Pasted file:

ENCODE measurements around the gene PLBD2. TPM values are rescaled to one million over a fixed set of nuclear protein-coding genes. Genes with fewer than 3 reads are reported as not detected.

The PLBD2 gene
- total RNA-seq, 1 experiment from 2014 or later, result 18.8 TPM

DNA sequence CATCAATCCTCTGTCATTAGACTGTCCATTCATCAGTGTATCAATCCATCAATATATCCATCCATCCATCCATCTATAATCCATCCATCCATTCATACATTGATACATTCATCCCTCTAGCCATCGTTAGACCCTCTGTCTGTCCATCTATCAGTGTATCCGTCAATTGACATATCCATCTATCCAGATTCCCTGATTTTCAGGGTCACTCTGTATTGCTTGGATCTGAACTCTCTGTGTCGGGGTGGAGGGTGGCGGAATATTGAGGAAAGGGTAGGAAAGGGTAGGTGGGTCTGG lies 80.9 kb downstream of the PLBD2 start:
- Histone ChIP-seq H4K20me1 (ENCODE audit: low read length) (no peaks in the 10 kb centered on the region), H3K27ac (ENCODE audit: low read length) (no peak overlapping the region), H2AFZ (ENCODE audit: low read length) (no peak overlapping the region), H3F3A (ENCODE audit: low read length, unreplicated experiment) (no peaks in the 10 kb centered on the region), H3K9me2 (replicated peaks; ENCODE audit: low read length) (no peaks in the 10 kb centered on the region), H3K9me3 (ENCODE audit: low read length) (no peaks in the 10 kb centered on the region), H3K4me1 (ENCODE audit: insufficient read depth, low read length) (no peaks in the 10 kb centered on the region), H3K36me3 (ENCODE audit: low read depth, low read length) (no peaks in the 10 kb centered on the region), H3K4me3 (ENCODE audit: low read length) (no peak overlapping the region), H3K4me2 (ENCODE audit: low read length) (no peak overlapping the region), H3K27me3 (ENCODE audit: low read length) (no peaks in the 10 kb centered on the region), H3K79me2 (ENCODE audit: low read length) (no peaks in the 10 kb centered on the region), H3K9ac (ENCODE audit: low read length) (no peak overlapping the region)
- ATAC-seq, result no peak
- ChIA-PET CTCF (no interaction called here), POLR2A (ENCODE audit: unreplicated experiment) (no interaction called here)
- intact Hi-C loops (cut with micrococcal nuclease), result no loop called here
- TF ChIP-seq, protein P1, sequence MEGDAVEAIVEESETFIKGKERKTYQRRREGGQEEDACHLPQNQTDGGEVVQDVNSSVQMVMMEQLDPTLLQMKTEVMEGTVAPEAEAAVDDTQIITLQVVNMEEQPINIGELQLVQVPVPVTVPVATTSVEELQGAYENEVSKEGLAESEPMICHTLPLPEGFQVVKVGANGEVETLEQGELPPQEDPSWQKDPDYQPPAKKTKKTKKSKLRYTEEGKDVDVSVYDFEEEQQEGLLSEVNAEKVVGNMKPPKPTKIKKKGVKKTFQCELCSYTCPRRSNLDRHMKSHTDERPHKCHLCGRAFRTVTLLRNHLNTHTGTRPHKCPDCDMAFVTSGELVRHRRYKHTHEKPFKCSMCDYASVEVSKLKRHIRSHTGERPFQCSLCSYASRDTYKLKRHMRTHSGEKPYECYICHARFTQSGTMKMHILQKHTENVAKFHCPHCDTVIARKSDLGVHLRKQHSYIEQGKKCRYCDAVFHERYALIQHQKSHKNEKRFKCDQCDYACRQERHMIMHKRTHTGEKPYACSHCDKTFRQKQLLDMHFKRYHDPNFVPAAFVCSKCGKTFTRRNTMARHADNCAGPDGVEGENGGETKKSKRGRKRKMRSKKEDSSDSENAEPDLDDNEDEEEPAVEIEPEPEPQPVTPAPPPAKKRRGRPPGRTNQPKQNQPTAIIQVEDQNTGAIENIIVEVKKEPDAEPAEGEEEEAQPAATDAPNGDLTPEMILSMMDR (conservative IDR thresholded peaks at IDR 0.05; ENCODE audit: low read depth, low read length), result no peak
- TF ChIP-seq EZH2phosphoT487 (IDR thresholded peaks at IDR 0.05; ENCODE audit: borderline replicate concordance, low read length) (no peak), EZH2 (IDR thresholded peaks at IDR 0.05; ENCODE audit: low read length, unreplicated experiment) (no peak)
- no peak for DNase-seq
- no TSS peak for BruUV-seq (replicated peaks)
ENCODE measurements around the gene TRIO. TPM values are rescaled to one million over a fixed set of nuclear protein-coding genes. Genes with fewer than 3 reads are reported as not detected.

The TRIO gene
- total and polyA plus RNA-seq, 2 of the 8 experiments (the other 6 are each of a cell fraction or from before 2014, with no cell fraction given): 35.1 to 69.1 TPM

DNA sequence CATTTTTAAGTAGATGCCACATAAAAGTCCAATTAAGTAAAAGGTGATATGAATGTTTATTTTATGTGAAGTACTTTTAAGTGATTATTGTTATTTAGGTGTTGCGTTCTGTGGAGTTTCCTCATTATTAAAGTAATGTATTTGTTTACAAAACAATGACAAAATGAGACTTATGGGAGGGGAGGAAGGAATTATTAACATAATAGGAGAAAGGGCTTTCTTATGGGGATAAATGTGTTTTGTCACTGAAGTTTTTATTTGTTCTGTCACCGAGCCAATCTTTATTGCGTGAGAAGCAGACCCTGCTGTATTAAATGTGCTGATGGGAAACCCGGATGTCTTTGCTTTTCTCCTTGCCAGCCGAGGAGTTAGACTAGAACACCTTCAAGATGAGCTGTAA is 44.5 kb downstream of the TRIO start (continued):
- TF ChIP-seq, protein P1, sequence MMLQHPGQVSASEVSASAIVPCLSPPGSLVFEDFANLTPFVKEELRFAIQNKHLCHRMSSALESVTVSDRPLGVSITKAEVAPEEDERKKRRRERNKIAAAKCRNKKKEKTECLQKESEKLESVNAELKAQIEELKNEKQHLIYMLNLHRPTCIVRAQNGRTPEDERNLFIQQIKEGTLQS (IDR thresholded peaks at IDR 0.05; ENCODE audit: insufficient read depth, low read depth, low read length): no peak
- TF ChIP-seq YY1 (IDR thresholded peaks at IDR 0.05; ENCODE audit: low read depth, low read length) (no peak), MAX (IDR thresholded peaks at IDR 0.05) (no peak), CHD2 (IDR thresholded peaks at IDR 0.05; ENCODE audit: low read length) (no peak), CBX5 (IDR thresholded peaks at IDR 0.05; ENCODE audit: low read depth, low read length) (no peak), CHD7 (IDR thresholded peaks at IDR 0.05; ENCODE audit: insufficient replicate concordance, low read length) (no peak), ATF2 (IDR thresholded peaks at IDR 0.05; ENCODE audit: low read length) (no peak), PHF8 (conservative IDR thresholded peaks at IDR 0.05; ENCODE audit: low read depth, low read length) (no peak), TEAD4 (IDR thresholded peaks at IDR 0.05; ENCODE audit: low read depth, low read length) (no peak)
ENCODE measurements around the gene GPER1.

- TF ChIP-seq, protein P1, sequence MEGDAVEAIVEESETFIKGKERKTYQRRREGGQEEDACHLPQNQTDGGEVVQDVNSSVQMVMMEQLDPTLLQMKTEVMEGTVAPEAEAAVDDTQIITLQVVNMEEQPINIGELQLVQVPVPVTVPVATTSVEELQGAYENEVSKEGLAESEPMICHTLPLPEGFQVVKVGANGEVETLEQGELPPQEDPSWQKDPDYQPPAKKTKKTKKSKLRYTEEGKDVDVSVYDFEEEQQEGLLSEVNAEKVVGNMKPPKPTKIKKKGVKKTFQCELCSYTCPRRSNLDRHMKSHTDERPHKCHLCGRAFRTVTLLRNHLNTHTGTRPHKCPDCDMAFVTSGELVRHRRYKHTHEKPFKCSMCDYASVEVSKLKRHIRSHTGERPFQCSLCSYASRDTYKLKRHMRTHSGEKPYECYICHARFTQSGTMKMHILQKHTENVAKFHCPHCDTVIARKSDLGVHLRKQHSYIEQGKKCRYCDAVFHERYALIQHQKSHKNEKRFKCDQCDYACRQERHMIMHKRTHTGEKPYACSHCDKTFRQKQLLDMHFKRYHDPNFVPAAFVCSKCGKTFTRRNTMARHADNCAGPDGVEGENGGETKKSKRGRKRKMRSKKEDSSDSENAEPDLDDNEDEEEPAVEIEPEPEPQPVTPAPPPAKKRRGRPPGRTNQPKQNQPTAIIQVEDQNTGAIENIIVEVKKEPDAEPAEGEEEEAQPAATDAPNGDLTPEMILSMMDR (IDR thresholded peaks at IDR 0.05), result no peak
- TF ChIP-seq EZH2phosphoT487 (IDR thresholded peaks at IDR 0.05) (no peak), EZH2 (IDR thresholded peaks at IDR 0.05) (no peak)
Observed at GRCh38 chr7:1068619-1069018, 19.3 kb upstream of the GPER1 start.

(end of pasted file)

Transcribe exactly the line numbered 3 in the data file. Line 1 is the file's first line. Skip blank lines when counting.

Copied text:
- total RNA-seq, 1 experiment from 2014 or later, result 18.8 TPM